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Publisher date : May 2008

  Metamorphism is difficult to understand because there are many combinations of temperature and pressure that can create rocks. For example, mud and clay quietly settle on the ocean floor. As more mud and clay settle on top of it, the weight of the sediments "squeezes" the water from the mud and clay on the bottom. It becomes cemented together by chemical interactions and it becomes a sedimentary rock called shale. The shale is put under moderate pressure and low temperature due to burial or plate movements. The new pressure and temperatures changed the chemical make up of the shale into the metamorphic rock called slate If not enough heat and temperature were applied another metamorphic rock could have been formed called phyllite, which is not as hard as slate. However, if the shale was in an area that was exposed to higher pressures and moderate temperatures, it might have been transformed into schist. The clay in the shale could have been converted to mica, which gives schist its shiny look.Granite is a light-colored rock made of quartz, feldspars, mica, and small amounts of hornblende. The crystals of all these minerals are randomly arranged. Granite can be metamorphosed into a rock called gneiss (pronounced like "nice"). Gneiss has about the same mineral composition as granite, but the pressure of metamorphism causes the minerals to line up, giving gneiss a distinct banded appearance. Schist may also be converted into gneiss, if increased pressure and temperature is added. Metamorphic rocks are a mixed up group that have been under a lot of stress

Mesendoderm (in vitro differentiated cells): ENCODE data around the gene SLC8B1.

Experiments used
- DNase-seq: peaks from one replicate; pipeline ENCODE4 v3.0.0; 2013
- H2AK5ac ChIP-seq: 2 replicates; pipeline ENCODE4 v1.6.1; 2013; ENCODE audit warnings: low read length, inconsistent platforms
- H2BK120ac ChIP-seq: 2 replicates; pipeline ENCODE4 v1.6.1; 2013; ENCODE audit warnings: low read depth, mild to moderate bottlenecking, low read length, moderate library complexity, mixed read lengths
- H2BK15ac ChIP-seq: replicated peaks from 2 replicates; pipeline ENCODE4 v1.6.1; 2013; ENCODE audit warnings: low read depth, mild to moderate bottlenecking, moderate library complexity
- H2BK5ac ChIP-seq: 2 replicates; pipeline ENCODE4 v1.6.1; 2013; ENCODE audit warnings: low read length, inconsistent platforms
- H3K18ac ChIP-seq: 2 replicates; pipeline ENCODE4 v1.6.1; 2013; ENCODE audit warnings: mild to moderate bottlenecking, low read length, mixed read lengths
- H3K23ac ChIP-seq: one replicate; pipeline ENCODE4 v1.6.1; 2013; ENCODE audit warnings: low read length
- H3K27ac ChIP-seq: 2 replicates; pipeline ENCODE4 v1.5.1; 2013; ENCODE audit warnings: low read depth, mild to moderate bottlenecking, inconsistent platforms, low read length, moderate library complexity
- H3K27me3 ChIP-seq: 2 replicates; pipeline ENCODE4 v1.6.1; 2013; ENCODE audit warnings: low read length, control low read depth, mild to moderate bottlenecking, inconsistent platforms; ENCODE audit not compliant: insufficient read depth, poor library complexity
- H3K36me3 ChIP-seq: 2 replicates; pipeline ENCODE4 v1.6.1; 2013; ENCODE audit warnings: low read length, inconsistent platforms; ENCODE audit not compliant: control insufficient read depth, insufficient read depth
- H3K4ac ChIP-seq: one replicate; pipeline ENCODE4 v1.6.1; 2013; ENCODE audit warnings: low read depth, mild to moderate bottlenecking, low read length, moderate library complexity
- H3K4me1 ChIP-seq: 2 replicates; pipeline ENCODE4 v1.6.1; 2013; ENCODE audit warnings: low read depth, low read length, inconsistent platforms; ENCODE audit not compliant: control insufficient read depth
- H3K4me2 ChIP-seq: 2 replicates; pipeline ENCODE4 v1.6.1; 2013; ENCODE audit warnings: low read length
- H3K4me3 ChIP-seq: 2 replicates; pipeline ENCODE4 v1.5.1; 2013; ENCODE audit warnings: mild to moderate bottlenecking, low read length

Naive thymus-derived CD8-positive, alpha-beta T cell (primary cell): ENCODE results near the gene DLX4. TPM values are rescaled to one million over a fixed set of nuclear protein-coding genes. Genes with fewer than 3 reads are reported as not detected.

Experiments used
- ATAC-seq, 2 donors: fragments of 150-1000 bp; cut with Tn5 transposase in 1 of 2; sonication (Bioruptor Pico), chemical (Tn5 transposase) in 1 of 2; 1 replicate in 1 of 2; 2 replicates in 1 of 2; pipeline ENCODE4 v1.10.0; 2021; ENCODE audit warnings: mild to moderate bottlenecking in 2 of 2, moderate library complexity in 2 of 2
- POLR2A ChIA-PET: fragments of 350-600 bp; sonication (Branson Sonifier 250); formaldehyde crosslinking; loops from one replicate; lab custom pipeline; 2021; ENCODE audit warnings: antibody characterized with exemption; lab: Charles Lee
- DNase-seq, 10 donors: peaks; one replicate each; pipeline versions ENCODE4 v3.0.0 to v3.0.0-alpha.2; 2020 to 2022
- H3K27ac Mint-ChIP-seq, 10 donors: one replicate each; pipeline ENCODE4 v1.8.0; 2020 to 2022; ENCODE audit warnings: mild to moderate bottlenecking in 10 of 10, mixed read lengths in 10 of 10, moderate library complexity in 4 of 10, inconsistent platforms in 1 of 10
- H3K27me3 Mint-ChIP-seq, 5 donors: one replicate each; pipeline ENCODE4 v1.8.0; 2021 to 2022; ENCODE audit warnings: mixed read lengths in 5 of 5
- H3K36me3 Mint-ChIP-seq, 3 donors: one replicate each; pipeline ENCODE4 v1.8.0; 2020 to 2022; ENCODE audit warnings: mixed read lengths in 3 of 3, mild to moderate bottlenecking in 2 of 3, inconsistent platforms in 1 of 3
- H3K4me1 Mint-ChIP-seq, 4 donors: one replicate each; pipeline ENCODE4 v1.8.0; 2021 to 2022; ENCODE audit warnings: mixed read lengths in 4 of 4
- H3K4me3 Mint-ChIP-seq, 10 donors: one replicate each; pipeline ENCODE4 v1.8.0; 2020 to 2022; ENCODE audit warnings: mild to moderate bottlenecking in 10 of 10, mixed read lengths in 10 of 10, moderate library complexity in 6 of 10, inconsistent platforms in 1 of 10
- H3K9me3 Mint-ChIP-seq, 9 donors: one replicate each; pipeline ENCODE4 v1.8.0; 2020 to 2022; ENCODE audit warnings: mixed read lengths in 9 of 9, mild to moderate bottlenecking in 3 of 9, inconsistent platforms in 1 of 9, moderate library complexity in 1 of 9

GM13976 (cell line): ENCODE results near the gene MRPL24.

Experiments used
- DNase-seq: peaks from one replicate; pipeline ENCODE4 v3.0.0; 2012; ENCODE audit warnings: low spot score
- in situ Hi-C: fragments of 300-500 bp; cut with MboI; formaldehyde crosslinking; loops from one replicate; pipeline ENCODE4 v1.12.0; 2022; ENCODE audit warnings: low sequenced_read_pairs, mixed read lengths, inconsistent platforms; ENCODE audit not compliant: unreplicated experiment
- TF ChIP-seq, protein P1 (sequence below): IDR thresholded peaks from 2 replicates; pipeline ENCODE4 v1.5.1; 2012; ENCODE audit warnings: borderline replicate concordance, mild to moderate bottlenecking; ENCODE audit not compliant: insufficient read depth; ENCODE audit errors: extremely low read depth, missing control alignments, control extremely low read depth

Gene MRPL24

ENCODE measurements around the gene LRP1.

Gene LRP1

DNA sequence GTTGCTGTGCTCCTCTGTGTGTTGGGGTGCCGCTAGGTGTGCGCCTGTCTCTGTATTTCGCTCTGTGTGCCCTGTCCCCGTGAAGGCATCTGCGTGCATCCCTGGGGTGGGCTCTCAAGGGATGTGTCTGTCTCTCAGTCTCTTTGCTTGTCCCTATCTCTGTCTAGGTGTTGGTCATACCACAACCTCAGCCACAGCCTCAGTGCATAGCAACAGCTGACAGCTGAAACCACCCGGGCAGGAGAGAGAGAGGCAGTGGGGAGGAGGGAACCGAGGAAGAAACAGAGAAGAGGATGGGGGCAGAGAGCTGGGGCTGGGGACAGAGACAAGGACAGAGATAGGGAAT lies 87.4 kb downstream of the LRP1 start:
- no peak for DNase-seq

The metamorphic system can also react differently if fluids are part of the system. Serpentinite, a mottled green rock, is usually formed with high pressure and low temperature. The original rock could contain a large amount of olivine (i.e., basalt). The olivine (Mg2SiO4) reacts with water (H2O) to form the mineral serpentine (Mg3Si2O5(OH)4)plus magnesium oxide (MgO). Serpentinite is found in areas where faulting occurs. Along the San Andreas fault zone in California, serpentinite is so abundant it is recognized as the California state rock. The pressure of shearing seems to be ideal for the serpentinite to form a fibrous pattern. This form of serpentinite is a variety of asbestos, which is used as a fire retardant

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